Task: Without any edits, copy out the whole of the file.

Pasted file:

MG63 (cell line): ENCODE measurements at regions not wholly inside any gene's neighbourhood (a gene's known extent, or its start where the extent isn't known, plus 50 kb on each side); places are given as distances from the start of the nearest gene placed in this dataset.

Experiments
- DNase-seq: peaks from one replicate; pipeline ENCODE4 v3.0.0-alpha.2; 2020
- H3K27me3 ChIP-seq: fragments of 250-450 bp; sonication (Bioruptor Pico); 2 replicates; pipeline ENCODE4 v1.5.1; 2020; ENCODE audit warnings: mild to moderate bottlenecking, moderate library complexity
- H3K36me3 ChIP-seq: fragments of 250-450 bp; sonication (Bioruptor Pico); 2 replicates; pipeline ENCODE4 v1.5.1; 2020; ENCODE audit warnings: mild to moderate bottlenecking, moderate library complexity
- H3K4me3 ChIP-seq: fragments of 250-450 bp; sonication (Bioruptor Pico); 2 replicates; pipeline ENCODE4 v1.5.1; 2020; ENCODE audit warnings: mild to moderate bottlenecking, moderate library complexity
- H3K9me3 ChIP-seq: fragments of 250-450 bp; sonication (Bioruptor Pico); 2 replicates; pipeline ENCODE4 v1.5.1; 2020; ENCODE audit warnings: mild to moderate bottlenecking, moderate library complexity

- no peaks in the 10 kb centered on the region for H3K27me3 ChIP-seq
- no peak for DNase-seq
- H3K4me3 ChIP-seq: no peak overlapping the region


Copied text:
MG63 (cell line): ENCODE measurements at regions not wholly inside any gene's neighbourhood (a gene's known extent, or its start where the extent isn't known, plus 50 kb on each side); places are given as distances from the start of the nearest gene placed in this dataset.

Experiments
- DNase-seq: peaks from one replicate; pipeline ENCODE4 v3.0.0-alpha.2; 2020
- H3K27me3 ChIP-seq: fragments of 250-450 bp; sonication (Bioruptor Pico); 2 replicates; pipeline ENCODE4 v1.5.1; 2020; ENCODE audit warnings: mild to moderate bottlenecking, moderate library complexity
- H3K36me3 ChIP-seq: fragments of 250-450 bp; sonication (Bioruptor Pico); 2 replicates; pipeline ENCODE4 v1.5.1; 2020; ENCODE audit warnings: mild to moderate bottlenecking, moderate library complexity
- H3K4me3 ChIP-seq: fragments of 250-450 bp; sonication (Bioruptor Pico); 2 replicates; pipeline ENCODE4 v1.5.1; 2020; ENCODE audit warnings: mild to moderate bottlenecking, moderate library complexity
- H3K9me3 ChIP-seq: fragments of 250-450 bp; sonication (Bioruptor Pico); 2 replicates; pipeline ENCODE4 v1.5.1; 2020; ENCODE audit warnings: mild to moderate bottlenecking, moderate library complexity

- no peaks in the 10 kb centered on the region for H3K27me3 ChIP-seq
- no peak for DNase-seq
- H3K4me3 ChIP-seq: no peak overlapping the region